Emma and her two sons, Ruddy and Archie
“My first baby, he wasn’t putting on his weight. I was having all sorts of problems myself and I was quite sad and tearful about it all. It’s your hormones going. So I ended up going to an NHS support group at the New Victoria Hospital. My health visitor suggested I go to that. I went along and there were other people with babies of similar age and were going through similar issues. It was good to speak to them.
“I was referred to the Royal Alexandra Hospital because they have a feeding specialist unit there because Ruddy hadn’t put his weight on in four weeks of his birth. So he had to go on formula top ups for a little while. Then he gradually came of them. With Archie he’s been a brilliant feeder. He’s taken to it like a duck to water.”
With Ruddy, Emma found breastfeeding quite intimidating. She had a difficult time with him to begin with due to having cystitis and blocked ducts.
However, that all turned around with the support she received from the NHS. “I had all sorts of things happening so I didn’t have it easy. I ended up going along to a breastfeeding support group and there I started breastfeeding better.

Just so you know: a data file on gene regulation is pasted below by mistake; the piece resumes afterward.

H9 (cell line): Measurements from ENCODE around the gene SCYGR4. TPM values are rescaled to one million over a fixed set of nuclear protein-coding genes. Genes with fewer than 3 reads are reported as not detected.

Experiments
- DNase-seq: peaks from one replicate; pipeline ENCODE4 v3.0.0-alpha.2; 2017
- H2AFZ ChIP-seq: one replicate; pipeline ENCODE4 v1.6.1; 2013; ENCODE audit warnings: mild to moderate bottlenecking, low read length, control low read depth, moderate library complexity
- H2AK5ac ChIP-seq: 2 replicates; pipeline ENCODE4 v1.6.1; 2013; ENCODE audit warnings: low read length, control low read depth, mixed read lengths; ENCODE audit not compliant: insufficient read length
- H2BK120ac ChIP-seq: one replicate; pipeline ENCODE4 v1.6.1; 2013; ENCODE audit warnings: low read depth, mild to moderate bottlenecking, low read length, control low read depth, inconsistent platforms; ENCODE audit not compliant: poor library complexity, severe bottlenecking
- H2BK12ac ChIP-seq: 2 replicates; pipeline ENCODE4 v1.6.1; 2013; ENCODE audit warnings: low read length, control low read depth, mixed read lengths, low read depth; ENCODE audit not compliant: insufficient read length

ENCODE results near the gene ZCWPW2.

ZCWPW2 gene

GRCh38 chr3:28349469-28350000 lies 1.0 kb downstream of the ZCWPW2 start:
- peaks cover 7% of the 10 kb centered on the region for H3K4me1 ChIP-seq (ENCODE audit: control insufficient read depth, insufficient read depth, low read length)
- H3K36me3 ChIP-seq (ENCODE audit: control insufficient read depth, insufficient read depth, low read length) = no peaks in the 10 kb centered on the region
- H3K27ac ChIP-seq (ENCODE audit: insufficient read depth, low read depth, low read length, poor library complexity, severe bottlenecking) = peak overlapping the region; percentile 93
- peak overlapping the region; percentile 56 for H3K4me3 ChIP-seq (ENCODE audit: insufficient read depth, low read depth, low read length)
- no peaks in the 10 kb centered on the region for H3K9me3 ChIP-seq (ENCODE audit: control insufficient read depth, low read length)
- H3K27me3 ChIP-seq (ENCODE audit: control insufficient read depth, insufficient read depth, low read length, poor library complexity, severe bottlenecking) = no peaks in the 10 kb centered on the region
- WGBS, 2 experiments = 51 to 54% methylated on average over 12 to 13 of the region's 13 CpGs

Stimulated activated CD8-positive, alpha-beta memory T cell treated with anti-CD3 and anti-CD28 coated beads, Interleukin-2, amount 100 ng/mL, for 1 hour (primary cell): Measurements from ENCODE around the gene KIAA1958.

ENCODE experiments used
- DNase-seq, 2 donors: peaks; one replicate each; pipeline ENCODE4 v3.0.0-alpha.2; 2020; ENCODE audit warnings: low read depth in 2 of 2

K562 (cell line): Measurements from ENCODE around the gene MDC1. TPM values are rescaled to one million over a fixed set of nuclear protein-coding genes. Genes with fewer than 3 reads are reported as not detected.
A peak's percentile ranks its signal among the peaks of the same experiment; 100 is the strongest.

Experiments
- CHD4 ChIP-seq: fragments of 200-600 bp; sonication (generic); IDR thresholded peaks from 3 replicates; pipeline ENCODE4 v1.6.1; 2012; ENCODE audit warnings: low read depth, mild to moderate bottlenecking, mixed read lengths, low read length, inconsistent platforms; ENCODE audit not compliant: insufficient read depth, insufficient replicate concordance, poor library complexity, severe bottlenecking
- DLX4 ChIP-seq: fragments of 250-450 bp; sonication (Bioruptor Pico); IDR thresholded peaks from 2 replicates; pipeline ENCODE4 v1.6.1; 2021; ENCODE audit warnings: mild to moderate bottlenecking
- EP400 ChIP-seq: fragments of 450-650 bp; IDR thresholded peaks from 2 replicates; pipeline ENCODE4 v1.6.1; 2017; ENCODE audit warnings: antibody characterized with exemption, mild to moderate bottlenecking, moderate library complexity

“I think I was lucky with the peer support groups. There was a lady in the group who was head of infant feeding for Glasgow and she took one look at me and saw that I had cystitis and got me the antibiotics and referred to the feeding clinic to help out with everything. But not all mums get that.”
Emma sought out classes beyond the NHS to help her breastfeed. “I paid to do National Childbirth Trust (NCT) classes. One of those classes was a breastfeeding class, it was quite good. A lot of people have negative opinions about the NCT and pushing breastfeeding. But I never felt pushed into breastfeeding with them.”
The low breastfeeding rates in Scotland can come down to a number of reasons from a lack of confidence, education, depression, support and so on.
Some mums still won’t breastfeed in public in Scotland despite the laws that are in place. Belinda herself felt as though she never could.
“I went to the Silverburn shopping centre with Ronnie and went into a wee room in there. That was quite nice. But it was away from others. I couldn’t do it openly. I wasn’t myself do it in open public.
“A friend told me it took her a long time before she could go out in public and breastfeed so she told me not to force myself to do it. It’s finding places to do it though.”
Despite this, Belinda is not saying women should hide away from the public eye. Although she had bad experiences she advocates that if you want to breastfeed you should.
Belinda would even try again if she had more children. “I probably would because it’s good for them. My sister is pregnant and I keep telling her about it. The first few days the anti-bodies are so good for them.”
Emma believes there should be more support for women who want to breastfeed in public.
“There’s a lot of funding being cut for breastfeeding peer supporting and supportive roles. I think there needs to be more support for mums. There needs to be more education antenatal because a lot of people don’t know what to expect. I think people need to be aware of the whole process of breastfeeding and how it all works.